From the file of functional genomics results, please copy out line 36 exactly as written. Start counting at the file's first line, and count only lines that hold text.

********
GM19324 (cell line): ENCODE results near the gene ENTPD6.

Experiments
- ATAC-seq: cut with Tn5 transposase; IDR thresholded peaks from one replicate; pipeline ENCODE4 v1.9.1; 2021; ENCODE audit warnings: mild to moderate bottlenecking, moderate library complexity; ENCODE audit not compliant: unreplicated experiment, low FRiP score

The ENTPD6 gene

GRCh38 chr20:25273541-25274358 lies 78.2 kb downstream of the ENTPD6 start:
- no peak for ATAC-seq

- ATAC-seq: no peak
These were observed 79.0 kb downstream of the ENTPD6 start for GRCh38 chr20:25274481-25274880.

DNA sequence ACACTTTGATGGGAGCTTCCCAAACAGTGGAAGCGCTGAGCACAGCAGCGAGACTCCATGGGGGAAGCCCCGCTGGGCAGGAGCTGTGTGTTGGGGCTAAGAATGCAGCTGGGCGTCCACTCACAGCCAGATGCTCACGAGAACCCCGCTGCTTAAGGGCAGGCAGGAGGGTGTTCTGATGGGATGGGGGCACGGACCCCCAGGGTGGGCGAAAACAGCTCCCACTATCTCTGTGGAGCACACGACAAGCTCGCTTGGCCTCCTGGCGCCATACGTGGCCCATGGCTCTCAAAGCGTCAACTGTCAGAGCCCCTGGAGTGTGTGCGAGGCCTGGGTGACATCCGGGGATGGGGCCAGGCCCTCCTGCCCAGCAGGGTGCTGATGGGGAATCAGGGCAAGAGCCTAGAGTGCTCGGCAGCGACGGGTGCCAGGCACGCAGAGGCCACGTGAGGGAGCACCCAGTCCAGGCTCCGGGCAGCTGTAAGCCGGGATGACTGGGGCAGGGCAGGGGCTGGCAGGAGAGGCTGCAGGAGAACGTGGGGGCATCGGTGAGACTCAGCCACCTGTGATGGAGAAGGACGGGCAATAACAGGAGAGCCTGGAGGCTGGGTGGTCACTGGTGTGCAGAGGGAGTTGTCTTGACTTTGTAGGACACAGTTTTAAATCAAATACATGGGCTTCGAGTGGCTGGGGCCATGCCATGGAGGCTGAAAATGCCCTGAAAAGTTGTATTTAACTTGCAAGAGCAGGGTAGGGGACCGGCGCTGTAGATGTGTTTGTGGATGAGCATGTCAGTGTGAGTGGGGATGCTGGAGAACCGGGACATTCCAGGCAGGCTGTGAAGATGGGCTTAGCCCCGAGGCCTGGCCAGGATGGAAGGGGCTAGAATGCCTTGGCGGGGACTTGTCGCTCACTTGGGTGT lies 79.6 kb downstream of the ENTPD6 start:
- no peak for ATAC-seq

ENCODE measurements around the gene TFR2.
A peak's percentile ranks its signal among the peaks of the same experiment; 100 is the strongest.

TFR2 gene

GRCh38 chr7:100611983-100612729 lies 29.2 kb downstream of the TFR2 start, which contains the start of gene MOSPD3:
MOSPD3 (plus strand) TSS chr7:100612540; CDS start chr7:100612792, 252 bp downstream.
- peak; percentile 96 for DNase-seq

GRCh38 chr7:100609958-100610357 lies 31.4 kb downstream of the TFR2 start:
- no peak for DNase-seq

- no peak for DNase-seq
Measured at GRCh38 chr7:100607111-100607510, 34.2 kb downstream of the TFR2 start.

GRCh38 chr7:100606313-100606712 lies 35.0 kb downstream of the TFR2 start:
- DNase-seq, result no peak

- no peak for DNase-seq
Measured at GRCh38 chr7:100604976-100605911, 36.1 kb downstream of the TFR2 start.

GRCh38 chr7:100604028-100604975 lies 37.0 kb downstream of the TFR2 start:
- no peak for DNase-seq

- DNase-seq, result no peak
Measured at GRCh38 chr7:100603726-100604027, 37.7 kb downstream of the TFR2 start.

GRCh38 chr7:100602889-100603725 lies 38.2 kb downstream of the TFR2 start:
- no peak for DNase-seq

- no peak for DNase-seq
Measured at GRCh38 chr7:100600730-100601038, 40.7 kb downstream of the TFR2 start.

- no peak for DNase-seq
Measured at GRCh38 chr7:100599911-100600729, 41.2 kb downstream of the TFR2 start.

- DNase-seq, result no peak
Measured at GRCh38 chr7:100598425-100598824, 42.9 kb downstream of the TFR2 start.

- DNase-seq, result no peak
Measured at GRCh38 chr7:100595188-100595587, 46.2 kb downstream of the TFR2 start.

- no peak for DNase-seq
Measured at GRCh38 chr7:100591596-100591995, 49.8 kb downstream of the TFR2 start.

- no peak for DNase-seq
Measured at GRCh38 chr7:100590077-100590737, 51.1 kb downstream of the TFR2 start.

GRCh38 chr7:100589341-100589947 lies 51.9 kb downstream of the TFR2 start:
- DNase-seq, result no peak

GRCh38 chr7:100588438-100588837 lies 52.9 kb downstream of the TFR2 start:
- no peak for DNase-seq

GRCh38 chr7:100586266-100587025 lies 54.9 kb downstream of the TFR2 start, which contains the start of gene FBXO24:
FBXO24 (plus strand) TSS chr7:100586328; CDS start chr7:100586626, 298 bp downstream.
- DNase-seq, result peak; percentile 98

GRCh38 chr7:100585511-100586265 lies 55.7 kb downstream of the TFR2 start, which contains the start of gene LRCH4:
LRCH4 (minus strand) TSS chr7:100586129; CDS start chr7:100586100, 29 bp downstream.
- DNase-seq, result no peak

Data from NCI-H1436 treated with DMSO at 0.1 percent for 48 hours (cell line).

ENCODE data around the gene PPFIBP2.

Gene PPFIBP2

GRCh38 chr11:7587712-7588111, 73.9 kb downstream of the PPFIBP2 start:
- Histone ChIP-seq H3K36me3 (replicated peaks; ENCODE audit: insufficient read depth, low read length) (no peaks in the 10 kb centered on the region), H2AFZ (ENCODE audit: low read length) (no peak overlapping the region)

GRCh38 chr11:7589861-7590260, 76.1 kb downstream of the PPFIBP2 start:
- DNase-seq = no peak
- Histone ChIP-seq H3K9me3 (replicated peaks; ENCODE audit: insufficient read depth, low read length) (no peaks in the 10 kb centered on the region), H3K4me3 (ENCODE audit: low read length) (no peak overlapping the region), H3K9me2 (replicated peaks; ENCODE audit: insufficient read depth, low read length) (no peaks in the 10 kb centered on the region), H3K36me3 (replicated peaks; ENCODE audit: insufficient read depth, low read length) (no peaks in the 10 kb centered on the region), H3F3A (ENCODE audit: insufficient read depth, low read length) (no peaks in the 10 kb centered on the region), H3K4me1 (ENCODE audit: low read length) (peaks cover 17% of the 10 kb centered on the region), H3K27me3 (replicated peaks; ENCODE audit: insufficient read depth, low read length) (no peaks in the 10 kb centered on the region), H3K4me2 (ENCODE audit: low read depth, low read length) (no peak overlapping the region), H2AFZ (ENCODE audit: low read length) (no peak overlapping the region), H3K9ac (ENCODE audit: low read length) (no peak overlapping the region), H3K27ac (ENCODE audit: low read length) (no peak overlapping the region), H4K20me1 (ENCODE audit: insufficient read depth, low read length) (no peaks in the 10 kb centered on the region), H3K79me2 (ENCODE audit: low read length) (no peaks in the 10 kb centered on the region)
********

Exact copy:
Measured at GRCh38 chr7:100598425-100598824, 42.9 kb downstream of the TFR2 start.